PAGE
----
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Committee OKs bills to clear homeless from city sidewalks

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Homeless at Mother Waldron Park in Kakaako.

A City Council committee Thursday approved two bills that would make it illegal for people to obstruct or lodge on city sidewalks.

The bills, both sponsored by Mayor Kirk Caldwell, now move on to the full Council for the second of three readings.

>> Bill 51 makes it illegal for anyone to obstruct or impede a sidewalk in a way that impedes the free flow of traffic anywhere on Oahu between 6 a.m. and 10 p.m. daily. It would also apply to those seeking to use city sidewalks for commercial purposes without permission.

>> Bill 52 makes it illegal to lodge, or “to occupy a place temporarily; to sleep; to come to rest and refuse to vacate” sidewalks or other public places. It also makes it incumbent on the person issuing the citation to verify there is shelter space within a reasonable distance and to offer to take the person being cited to the shelter. The person to be cited also must refuse to vacate the area.

But even if the bills receive final approval in the coming months, it could be a while before they go into effect. Carol Fukunaga, chairwoman of the Council’s Public Works, Infrastructure and Sustain­- ability Committee, inserted a clause into both bills to require that before enforcement can begin the administration must first submit, to the Council, an action plan to combat homelessness in each of the nine Council districts, and have the plan approved.

She pointed out that the Council had already adopted Resolution 18-158 earlier this month, requesting that the Caldwell administration submit such a report within the next two months.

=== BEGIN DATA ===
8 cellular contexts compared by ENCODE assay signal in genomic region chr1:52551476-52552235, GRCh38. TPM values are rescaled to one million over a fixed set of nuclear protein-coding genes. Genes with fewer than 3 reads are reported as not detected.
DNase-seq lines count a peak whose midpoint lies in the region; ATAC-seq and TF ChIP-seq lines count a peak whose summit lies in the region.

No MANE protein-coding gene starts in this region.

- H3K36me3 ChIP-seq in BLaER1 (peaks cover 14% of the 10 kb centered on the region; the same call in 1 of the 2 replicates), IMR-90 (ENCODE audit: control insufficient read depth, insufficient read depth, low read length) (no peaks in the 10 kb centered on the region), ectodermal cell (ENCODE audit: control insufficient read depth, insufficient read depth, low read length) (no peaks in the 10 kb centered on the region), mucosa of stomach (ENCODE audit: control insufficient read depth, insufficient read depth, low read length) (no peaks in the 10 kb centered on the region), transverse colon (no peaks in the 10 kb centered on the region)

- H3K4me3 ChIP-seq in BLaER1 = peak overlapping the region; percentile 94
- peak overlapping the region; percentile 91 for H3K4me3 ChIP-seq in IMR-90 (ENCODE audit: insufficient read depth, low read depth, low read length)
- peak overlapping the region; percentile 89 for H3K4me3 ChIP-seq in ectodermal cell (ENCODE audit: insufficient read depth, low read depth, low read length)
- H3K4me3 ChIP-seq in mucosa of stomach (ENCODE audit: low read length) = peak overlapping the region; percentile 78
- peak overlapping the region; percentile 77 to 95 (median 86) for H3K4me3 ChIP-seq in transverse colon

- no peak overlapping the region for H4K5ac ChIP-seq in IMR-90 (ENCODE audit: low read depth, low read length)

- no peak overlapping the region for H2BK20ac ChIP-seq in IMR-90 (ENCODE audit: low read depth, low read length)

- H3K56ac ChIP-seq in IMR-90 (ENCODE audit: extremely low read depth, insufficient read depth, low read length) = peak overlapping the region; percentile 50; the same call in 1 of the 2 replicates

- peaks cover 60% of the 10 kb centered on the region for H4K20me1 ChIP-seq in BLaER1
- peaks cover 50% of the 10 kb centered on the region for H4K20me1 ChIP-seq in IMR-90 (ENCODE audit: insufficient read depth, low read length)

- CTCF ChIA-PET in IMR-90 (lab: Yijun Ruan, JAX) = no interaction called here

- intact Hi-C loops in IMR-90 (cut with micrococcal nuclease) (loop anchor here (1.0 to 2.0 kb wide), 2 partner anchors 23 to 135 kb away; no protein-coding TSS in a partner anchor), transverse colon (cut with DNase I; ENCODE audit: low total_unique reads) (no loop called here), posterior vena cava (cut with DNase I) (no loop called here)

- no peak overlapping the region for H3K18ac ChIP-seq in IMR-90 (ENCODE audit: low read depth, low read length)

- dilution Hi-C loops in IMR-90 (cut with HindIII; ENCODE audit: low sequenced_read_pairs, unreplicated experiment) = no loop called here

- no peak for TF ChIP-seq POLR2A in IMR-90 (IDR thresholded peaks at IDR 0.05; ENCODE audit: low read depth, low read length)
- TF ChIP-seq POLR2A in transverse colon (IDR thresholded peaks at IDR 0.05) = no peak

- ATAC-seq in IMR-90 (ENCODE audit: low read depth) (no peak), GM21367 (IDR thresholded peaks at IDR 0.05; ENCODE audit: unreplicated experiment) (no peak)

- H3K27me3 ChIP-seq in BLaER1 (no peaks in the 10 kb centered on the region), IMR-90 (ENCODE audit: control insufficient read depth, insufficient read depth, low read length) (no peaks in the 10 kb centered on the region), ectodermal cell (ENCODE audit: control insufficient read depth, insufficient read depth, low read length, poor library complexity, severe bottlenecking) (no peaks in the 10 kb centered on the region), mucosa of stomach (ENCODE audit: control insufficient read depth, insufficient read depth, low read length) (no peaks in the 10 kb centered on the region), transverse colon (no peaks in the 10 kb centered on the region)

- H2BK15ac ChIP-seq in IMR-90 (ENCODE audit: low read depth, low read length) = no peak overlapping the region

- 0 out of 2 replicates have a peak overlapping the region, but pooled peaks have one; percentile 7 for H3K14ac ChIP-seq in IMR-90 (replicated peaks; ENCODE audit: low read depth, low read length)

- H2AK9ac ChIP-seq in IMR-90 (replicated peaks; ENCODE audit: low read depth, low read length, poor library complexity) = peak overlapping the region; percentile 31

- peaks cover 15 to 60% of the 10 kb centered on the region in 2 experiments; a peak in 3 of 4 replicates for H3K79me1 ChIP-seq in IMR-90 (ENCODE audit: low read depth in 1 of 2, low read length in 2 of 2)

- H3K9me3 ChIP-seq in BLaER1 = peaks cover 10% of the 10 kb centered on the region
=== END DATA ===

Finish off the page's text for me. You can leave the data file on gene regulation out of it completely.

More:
“The long-term commitment of the Council has always been to tackle homelessness as an islandwide problem, and to incorporate the specific needs and concerns in specific Council districts is sort of the starting point,” Fukunaga said after the meeting.

The bills are not to be confused with the sit-lie bans in place in Waikiki and other business districts, city officials said. To pass constitutional muster, those can be applied only if individuals are specifically impeding the free flow of commerce, city attorneys said.

Councilman Brandon Elefante, who voted against sit-lie legislation, voted against the sidewalk bills Thursday. He said there needs to be more effort by the city to help the homeless transition into housing.

Joining Fukunaga in support of the measures were Council members Joey Manahan, Ann Kobayashi and Trevor Ozawa.

The American Civil Liberties Union of Hawaii and Our Revolution Hawaii had testified against the bills Wednesday, saying that criminalizing homelessness makes it worse for those on the streets and does not benefit the greater community.

The Waikiki Improvement Association testified in support of the bills, arguing that the issue was ensuring that sidewalks and other public areas are available to all people.

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